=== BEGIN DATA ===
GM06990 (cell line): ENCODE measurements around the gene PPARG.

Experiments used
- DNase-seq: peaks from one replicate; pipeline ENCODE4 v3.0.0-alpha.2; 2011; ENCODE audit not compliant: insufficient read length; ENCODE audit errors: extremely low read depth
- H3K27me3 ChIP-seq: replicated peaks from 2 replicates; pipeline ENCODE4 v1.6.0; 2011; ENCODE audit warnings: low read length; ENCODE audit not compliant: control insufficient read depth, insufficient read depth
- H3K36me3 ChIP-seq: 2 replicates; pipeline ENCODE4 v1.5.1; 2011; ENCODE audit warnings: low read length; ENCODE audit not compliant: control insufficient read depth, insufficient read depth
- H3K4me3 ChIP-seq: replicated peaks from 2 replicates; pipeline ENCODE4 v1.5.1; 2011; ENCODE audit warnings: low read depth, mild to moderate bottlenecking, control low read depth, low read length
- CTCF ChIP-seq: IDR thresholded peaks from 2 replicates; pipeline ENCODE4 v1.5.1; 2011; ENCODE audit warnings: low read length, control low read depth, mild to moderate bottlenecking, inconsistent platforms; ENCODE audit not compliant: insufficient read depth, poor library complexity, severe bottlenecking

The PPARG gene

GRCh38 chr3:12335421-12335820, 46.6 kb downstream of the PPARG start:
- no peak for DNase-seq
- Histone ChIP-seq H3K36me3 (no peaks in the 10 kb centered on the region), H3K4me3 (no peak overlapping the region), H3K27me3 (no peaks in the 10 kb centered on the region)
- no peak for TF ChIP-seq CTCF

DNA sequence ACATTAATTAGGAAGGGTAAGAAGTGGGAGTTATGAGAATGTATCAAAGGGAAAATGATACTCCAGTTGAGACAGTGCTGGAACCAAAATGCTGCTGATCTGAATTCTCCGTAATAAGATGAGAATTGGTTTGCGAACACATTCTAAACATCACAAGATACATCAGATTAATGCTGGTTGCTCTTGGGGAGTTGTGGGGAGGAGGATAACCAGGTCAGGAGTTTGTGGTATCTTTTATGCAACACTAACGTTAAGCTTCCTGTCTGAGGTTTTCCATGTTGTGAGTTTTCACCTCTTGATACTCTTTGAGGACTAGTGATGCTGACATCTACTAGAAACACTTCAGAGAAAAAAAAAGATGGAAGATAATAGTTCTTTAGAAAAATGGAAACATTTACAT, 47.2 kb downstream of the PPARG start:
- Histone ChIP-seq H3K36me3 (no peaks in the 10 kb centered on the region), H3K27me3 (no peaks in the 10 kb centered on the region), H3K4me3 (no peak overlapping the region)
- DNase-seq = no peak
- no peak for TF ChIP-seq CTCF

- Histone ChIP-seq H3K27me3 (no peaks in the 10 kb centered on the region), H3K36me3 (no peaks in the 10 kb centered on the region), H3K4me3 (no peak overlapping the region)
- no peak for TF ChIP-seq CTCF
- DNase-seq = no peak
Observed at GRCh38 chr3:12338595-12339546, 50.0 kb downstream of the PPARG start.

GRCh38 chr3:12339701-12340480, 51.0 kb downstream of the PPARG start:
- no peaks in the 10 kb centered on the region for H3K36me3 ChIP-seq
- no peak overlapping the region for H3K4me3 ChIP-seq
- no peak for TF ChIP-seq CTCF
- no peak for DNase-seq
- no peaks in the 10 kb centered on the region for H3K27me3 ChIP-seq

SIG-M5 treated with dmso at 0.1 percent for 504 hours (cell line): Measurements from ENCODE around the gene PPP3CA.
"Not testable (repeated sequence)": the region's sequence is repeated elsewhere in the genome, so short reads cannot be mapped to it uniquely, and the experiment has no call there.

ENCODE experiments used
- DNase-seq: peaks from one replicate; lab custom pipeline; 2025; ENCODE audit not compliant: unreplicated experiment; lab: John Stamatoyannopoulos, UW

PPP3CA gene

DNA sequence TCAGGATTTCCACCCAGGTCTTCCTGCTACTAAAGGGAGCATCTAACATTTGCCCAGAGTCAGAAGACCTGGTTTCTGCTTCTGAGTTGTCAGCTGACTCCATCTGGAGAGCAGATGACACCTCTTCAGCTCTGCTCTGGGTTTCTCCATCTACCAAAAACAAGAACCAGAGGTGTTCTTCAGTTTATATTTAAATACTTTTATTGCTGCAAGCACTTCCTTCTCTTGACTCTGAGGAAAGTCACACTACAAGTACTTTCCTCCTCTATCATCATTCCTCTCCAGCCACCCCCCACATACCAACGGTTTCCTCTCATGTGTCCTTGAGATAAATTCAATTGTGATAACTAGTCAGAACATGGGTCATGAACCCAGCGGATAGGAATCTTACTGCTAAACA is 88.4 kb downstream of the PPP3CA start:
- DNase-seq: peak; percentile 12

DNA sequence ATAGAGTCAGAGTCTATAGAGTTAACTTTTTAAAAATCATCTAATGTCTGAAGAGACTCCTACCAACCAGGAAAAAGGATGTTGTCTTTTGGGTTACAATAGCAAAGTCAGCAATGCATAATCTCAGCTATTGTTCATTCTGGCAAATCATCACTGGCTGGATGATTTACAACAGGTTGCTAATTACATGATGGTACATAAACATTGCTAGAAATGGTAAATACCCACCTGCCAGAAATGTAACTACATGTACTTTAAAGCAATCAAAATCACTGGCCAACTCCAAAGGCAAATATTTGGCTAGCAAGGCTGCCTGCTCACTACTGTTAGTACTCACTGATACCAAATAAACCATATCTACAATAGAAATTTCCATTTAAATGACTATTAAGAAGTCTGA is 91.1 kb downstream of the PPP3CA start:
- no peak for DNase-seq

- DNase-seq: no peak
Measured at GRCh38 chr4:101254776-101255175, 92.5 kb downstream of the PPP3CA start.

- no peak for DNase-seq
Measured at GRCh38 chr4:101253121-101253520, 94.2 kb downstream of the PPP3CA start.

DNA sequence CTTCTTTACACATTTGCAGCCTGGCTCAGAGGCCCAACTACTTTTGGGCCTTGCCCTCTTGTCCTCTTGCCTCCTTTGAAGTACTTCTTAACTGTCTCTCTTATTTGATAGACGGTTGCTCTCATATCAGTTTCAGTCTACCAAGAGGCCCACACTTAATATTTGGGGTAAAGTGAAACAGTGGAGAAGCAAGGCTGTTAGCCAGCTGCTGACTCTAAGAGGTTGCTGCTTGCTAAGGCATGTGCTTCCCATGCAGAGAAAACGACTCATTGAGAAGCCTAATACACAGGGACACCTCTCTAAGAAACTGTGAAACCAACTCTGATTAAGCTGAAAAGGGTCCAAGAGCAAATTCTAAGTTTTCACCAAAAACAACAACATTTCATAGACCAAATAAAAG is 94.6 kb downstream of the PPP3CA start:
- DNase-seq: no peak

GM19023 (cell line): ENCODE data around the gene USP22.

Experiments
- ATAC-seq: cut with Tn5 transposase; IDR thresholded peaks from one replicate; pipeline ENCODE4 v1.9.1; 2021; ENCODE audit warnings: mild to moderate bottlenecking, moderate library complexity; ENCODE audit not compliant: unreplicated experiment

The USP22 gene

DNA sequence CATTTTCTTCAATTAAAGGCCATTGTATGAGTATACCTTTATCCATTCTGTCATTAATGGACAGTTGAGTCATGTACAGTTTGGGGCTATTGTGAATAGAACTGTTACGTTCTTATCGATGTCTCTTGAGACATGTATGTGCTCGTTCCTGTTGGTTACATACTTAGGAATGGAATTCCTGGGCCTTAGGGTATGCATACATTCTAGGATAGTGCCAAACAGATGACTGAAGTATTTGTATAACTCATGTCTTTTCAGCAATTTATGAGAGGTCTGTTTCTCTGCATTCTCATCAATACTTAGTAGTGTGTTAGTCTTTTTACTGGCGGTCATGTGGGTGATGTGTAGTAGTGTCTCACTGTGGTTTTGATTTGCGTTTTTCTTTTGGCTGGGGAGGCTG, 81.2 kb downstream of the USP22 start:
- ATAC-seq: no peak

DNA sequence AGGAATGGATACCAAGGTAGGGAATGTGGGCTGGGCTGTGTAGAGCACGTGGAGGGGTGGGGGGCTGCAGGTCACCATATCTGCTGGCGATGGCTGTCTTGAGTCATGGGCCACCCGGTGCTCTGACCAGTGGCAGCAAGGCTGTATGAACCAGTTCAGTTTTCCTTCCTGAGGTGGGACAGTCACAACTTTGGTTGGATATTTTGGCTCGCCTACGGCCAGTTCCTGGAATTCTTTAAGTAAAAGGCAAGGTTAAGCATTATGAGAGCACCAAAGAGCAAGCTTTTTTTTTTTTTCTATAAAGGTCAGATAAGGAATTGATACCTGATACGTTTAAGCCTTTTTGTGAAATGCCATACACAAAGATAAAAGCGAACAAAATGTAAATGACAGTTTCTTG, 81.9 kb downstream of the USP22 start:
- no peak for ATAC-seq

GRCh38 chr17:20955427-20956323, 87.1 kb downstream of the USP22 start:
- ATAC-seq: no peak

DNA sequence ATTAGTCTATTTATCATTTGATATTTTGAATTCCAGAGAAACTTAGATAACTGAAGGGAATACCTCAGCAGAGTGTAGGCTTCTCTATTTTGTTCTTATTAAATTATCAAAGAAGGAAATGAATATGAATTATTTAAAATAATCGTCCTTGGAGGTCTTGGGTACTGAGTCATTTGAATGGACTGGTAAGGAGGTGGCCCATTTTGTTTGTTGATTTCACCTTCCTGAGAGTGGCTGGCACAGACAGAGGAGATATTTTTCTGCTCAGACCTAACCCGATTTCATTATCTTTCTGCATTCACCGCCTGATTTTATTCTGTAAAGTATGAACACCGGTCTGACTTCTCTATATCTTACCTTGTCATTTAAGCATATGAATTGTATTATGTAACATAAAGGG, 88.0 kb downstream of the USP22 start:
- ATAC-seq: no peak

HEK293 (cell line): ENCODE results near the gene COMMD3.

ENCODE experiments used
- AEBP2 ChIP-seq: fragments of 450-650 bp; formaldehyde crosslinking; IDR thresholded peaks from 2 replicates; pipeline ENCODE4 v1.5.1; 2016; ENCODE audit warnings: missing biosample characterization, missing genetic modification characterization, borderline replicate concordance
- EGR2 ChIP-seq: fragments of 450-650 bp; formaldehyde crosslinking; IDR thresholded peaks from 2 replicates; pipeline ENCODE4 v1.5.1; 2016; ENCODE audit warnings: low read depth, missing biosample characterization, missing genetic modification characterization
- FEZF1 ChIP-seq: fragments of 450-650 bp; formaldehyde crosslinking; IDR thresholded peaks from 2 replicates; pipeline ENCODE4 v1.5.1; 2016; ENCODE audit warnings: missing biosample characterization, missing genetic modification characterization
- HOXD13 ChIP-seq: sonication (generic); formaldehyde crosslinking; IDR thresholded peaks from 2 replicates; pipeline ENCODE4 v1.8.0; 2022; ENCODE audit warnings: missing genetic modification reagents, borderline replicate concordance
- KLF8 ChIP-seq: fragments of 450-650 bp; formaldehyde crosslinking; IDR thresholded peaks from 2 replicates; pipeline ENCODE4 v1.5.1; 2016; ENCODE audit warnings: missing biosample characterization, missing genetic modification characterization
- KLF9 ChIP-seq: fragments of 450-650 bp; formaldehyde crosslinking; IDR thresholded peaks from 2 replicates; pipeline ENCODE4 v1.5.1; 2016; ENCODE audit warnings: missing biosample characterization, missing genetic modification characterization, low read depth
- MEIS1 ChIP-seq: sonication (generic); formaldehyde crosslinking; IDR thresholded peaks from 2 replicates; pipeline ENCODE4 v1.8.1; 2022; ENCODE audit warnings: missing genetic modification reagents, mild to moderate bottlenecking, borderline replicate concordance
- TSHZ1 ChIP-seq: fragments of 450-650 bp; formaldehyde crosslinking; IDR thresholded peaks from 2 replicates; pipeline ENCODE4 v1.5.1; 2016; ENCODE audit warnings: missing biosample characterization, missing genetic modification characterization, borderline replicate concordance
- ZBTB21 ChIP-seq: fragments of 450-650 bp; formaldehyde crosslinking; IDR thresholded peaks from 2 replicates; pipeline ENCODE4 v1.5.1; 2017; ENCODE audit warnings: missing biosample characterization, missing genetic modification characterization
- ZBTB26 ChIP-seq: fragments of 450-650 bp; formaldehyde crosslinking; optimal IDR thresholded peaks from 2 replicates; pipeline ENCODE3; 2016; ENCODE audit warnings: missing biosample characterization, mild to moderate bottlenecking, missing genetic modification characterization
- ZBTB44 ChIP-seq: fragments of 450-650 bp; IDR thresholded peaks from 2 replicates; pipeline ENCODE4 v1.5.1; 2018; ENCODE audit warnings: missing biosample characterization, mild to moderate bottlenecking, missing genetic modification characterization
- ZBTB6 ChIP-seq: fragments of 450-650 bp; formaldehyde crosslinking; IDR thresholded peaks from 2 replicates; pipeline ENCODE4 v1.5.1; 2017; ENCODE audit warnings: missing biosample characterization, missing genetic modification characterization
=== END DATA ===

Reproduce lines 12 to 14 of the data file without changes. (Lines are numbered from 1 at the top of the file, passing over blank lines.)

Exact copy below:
- no peak for TF ChIP-seq CTCF

DNA sequence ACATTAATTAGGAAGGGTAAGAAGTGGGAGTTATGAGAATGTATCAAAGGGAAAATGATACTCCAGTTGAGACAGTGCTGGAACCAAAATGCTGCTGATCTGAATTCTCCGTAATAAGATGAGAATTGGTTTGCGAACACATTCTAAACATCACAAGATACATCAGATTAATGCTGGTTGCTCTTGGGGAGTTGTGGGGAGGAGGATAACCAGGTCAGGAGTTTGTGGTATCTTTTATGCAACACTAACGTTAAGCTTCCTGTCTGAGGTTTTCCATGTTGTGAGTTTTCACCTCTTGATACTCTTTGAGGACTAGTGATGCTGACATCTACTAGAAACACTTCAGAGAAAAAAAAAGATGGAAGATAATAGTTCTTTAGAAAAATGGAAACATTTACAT, 47.2 kb downstream of the PPARG start:
- Histone ChIP-seq H3K36me3 (no peaks in the 10 kb centered on the region), H3K27me3 (no peaks in the 10 kb centered on the region), H3K4me3 (no peak overlapping the region)